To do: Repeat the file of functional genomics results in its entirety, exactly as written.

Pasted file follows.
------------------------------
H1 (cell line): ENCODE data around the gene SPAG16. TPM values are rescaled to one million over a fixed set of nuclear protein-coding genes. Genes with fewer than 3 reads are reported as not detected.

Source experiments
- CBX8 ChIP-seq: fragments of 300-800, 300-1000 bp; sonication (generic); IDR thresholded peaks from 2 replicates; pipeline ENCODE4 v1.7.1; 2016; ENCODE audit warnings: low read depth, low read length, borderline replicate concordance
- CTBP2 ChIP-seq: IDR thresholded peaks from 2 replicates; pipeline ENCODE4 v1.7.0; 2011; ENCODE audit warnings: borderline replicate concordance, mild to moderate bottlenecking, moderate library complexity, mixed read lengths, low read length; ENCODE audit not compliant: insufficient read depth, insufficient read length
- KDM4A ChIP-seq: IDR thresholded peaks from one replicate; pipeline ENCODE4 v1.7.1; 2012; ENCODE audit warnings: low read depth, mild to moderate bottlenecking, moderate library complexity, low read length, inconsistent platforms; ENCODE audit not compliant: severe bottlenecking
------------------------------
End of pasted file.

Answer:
H1 (cell line): ENCODE data around the gene SPAG16. TPM values are rescaled to one million over a fixed set of nuclear protein-coding genes. Genes with fewer than 3 reads are reported as not detected.

Source experiments
- CBX8 ChIP-seq: fragments of 300-800, 300-1000 bp; sonication (generic); IDR thresholded peaks from 2 replicates; pipeline ENCODE4 v1.7.1; 2016; ENCODE audit warnings: low read depth, low read length, borderline replicate concordance
- CTBP2 ChIP-seq: IDR thresholded peaks from 2 replicates; pipeline ENCODE4 v1.7.0; 2011; ENCODE audit warnings: borderline replicate concordance, mild to moderate bottlenecking, moderate library complexity, mixed read lengths, low read length; ENCODE audit not compliant: insufficient read depth, insufficient read length
- KDM4A ChIP-seq: IDR thresholded peaks from one replicate; pipeline ENCODE4 v1.7.1; 2012; ENCODE audit warnings: low read depth, mild to moderate bottlenecking, moderate library complexity, low read length, inconsistent platforms; ENCODE audit not compliant: severe bottlenecking